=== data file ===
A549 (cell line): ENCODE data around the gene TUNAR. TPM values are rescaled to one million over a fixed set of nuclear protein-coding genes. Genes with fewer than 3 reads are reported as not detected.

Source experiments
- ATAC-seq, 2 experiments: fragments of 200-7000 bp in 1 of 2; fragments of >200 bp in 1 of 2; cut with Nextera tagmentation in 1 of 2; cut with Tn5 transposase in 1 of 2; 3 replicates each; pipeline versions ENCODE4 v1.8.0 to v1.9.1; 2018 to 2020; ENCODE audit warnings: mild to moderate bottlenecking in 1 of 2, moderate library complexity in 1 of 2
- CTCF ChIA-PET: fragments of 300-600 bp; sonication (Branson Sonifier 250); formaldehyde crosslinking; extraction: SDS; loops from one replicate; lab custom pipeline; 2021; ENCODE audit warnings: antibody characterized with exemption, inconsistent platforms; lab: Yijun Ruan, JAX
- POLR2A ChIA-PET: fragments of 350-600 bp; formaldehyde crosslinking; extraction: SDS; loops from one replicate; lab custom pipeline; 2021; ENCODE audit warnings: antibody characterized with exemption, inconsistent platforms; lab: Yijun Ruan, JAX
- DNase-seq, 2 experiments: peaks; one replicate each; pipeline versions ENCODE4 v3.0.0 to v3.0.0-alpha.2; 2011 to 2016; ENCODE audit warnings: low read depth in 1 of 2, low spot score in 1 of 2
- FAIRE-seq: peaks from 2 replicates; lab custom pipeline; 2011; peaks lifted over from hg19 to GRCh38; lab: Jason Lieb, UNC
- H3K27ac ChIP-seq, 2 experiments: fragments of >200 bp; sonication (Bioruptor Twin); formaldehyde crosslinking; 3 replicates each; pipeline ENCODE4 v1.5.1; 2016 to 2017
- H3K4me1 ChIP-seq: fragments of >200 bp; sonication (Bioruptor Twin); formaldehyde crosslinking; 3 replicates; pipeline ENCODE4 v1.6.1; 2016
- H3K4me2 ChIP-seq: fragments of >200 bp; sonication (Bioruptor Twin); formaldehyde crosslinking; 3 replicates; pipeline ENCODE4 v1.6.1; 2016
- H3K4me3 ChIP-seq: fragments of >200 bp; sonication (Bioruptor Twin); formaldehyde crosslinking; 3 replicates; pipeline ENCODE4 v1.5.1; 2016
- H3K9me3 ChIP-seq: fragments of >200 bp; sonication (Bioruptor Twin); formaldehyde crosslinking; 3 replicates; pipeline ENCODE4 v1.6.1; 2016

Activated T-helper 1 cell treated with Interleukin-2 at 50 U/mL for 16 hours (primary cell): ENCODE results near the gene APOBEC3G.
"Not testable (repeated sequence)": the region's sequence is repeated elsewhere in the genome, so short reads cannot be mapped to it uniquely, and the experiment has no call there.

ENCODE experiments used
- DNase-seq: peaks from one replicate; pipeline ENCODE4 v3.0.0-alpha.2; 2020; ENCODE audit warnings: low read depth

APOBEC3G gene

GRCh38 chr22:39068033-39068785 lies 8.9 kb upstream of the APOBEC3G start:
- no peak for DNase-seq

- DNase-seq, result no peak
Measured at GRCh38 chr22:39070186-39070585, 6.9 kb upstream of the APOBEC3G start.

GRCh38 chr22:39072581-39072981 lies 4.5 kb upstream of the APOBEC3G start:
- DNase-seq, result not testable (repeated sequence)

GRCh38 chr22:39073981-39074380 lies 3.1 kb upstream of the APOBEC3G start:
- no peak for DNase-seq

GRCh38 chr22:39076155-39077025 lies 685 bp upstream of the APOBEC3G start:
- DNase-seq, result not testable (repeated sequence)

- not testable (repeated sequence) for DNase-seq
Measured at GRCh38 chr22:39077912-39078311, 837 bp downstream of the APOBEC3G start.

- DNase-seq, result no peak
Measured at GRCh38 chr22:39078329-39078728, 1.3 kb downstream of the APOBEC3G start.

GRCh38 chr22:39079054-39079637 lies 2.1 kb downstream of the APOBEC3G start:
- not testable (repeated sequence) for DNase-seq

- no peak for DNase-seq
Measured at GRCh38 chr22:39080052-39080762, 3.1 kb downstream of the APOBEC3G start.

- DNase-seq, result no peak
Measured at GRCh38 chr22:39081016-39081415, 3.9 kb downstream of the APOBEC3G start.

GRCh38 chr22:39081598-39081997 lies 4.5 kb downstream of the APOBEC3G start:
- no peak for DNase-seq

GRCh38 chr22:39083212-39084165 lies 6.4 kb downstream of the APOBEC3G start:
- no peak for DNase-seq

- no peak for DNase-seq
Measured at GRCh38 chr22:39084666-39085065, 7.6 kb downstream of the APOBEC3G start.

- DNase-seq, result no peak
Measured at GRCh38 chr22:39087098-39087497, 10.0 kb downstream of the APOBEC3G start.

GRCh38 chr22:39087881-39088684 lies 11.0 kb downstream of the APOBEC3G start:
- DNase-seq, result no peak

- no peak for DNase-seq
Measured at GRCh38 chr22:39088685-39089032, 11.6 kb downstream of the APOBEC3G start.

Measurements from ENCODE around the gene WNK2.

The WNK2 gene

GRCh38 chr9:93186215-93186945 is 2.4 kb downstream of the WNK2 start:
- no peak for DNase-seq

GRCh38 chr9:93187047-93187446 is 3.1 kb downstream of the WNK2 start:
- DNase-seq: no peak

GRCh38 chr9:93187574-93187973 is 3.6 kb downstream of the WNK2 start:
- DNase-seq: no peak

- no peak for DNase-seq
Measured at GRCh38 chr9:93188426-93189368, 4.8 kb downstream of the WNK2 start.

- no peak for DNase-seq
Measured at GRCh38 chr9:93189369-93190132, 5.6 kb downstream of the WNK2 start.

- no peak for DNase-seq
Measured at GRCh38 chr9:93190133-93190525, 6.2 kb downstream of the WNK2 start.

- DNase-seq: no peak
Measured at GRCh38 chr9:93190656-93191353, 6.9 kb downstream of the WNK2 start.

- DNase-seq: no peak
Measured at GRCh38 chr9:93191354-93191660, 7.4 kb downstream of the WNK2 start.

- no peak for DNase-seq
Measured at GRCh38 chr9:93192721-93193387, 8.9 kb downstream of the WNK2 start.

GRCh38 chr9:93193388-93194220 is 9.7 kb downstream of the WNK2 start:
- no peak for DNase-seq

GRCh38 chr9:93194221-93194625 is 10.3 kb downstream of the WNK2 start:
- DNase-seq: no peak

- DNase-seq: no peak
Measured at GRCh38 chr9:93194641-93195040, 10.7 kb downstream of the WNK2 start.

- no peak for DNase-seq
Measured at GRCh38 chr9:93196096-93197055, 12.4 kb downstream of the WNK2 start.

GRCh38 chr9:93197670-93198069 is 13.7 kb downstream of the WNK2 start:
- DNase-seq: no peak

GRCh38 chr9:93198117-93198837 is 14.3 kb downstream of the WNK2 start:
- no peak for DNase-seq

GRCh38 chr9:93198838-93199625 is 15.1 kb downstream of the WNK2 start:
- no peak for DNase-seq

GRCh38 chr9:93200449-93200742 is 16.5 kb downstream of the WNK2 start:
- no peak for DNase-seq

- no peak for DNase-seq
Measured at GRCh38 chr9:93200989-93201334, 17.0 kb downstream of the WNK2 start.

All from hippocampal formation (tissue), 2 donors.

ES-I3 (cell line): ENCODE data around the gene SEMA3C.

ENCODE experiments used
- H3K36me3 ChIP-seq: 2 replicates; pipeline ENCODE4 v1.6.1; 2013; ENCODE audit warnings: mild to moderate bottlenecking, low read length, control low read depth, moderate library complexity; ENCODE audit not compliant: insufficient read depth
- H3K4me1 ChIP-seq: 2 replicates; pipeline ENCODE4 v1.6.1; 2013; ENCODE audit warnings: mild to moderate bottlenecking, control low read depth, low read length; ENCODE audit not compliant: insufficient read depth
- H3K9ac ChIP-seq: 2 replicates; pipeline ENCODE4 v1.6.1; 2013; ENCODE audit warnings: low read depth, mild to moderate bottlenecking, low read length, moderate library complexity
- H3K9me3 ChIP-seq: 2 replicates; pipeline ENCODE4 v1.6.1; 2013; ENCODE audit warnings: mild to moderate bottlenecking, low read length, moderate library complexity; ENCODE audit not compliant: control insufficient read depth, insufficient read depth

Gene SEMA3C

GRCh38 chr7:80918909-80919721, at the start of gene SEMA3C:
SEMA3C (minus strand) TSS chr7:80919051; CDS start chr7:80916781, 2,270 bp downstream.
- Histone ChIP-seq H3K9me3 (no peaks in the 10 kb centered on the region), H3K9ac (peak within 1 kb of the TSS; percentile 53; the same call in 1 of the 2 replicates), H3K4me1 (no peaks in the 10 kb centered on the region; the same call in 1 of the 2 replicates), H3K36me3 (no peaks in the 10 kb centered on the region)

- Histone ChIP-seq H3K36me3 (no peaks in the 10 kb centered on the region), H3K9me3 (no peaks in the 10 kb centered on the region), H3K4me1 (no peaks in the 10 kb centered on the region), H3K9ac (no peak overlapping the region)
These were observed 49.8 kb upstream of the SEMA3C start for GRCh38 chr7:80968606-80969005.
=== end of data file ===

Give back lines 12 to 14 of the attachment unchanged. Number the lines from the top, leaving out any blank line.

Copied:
- H3K9me3 ChIP-seq: fragments of >200 bp; sonication (Bioruptor Twin); formaldehyde crosslinking; 3 replicates; pipeline ENCODE4 v1.6.1; 2016

Activated T-helper 1 cell treated with Interleukin-2 at 50 U/mL for 16 hours (primary cell): ENCODE results near the gene APOBEC3G.
"Not testable (repeated sequence)": the region's sequence is repeated elsewhere in the genome, so short reads cannot be mapped to it uniquely, and the experiment has no call there.